January 3, 2022
I blog for several reasons. So, others won't make the same mistakes we made and because I love the farming industry. So, here's a very long, detailed lesson about our recent losses.
The 2021 season was a disaster. When everything thawed and the buds started sticking their little heads out of the ground, it became quite obvious we were in trouble.
We knew the winter was harsh and we also had some flooding but this was a lot more serious. Huge areas in the lower/newer fields, nothing was showing. It was a later season than the last few years but we've grown accustomed to the 'every year crap shoot' as to when the buds will come up and more important, when will the flowers be ready for the shipping season? But this was different.
We kept putting off the inevitable realization we were experiencing devastating losses. While of course, we wanted to know what caused the losses, the first priority was how will our farm survive? Over the years we have built up our infrastructure with a large, efficient processing area, 4 coolers from the high velocity cooler to remove field heat quickly to the cooler for the temperamental reds to the coldest cooler for the hardy pinks and finally the cooler where everything goes packed for shipping. Probably more important is, we are very blessed to have experienced staff coming back, year after year. And we have been very successful with our marketing efforts.
Inventorying our assets and reviewing our options and prioritizing which included retaining our customers, we set out to find other farms to purchase stems. We were blessed to have 6 farms to partner with for the season. We signed contracts to cut and or manage 2 farms besides our own. They were close so we felt we could manage. Three other farms delivered their stems to us. Some delivered them ready to be boxed and shipped and some were straight from the field.
That part seemed to be under control so we set about trying to figure out what happened. We didn't want to replant or take any action until we had some answers. I sent out an SOS to my go to gurus and about the same time FloralDaily asked if I had anything to report for the season. They had written a couple articles about our farm in the past. So, I shared our story. As a result, we received quite a few emails from around the world with theories. It was a great surprise to hear from so many extremely knowledgeable experts.
The patterns of loss were the first mystery. Our original fields, where the soils were bad, lots of clay, and we made every mistake possible as we knew nothing, suffered no losses. Our next oldest field only had one area that had the big losses. The hardest hit were our newest fields (mostly 8–10-year-old plants) where we thought we knew what we were doing. The best soils, excellent drainage, good varieties. There would be 20 great looking plants then 10 nothing then 8 shoots coming up from the secondary buds, then 5 rows of beautiful plants. It wasn't variety specific. It didn't seem to be location specific. Areas where we had flooding didn't seem to be any worse than other parts of the fields. The newest 3-year-old plants experienced little or no losses.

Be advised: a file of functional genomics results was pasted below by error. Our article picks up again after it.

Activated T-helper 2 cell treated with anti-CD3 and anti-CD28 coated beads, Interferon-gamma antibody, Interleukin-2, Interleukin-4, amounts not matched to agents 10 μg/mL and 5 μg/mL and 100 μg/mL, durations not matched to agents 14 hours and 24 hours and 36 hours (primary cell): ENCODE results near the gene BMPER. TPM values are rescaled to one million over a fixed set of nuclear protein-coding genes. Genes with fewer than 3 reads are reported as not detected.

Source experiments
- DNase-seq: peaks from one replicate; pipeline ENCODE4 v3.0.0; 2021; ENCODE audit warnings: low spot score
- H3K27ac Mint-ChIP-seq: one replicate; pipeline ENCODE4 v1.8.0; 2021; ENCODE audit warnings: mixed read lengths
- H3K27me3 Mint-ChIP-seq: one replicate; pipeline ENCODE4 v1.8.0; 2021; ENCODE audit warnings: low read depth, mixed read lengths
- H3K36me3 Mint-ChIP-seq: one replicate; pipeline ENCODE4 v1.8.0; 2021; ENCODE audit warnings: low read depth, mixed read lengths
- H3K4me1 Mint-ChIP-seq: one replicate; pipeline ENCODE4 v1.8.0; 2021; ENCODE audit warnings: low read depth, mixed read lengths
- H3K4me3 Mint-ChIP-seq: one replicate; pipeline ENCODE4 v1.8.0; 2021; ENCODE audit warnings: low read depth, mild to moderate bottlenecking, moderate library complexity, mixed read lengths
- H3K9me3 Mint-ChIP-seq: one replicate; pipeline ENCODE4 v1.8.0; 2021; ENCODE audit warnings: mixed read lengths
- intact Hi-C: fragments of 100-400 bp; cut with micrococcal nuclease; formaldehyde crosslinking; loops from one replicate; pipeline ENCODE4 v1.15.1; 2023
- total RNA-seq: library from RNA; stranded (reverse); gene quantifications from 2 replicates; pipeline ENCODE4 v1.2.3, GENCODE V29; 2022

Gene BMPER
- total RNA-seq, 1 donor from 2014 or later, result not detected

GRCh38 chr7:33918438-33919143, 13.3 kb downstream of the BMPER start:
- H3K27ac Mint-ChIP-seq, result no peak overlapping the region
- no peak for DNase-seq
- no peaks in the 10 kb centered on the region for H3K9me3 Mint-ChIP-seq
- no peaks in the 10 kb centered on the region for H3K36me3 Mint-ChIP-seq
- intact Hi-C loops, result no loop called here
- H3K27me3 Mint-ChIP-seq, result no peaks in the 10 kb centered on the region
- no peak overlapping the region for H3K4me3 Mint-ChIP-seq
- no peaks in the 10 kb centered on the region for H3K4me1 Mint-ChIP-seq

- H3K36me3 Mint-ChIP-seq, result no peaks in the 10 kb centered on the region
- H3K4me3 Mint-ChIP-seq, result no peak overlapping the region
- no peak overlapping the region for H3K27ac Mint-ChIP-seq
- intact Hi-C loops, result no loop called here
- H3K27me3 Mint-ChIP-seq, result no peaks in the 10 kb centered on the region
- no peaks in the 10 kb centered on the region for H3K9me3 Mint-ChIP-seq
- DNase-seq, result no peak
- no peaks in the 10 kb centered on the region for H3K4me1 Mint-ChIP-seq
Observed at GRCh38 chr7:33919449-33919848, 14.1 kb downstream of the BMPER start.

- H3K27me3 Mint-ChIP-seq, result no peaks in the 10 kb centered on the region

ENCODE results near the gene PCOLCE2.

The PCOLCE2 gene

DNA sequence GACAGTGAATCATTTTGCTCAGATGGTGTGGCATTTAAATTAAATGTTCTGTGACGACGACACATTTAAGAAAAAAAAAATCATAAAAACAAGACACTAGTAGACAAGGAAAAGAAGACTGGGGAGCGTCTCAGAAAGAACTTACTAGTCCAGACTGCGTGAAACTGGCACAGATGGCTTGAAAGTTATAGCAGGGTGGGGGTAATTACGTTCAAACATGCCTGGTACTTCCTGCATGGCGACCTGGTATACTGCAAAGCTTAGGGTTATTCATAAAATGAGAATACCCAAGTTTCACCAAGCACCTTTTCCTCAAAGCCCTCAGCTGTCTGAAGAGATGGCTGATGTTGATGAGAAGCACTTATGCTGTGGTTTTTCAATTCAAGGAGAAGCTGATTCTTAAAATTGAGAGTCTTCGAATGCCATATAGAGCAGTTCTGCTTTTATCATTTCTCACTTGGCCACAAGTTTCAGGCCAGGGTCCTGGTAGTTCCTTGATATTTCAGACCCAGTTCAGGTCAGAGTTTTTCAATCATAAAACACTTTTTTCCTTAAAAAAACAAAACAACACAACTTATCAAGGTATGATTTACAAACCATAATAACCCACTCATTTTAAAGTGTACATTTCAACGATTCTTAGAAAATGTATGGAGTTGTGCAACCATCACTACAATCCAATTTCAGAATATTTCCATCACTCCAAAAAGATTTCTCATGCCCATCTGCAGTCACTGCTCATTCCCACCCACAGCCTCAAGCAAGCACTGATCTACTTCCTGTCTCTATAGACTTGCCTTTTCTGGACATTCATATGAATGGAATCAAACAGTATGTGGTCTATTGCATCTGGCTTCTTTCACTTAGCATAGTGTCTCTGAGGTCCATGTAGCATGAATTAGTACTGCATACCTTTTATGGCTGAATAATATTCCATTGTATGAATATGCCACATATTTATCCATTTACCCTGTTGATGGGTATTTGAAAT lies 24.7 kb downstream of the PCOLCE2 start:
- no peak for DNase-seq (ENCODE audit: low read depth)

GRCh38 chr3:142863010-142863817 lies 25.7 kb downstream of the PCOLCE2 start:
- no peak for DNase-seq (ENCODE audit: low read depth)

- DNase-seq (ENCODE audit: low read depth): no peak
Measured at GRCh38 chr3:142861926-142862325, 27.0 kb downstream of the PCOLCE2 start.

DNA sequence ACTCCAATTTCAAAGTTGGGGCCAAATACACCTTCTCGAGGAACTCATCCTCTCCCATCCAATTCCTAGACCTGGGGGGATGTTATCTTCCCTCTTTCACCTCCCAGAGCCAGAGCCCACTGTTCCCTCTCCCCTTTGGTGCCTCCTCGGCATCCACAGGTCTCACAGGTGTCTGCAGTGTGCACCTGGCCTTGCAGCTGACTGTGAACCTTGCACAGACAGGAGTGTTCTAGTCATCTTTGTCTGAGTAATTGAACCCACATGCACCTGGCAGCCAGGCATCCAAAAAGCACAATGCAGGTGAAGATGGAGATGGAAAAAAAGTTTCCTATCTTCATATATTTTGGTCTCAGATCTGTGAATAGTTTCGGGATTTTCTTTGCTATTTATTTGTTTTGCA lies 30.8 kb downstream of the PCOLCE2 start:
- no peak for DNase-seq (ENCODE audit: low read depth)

Anytime an Alaska peony farm suffers losses we always look at drainage first. We did experience a huge ice storm December 6 th covering our entire fields. At first, we thought the rows closest to the grass pathways were better but it wasn't definite. Dr Holloway theorized the grass pathways might be pulling water off the hills offering better drainage. The survival of the younger plants made us think less root mass so wouldn't hold as much water. Several University folks were gracious enough to travel UP TO 800 miles to take a look.
The newer field had the best soils which we now feel were easily eroded/washed away from the crowns over the years. Our rows are mounded. We did pull up the soil to cover the crowns better a few years back in some areas and have added Fishy Peat over the years but we now feel, was obviously not enough.
While there are probably several causes, we now feel the major cause was erosion on the crowns. The original field with its more clay soils are heavier and less likely to have erosion thus those fields were not affected while the newer fields with more friable soils were the more affected.
We learned a lot from this experience about our fields, varieties, drainage, weather patterns, more than I really wanted to know. We also learned we are never alone. The worldwide agriculturecommunity, literally, sharing and suggestions we received is very humbling. I'm looking at this now as an 'opportunity' for new varieties and better field designs for easier maintenance and harvesting. Of course, it goes without saying, without my Son and partner, I would have thrown in the towel. Shannon has spent countless hours on the excavator, tractors and with a hand shovel, ditching and preparing for new planting procedures and researching how farms all over the world plant.
We did plant a couple of rows with a newer technique. We’ll let you know how that went next year.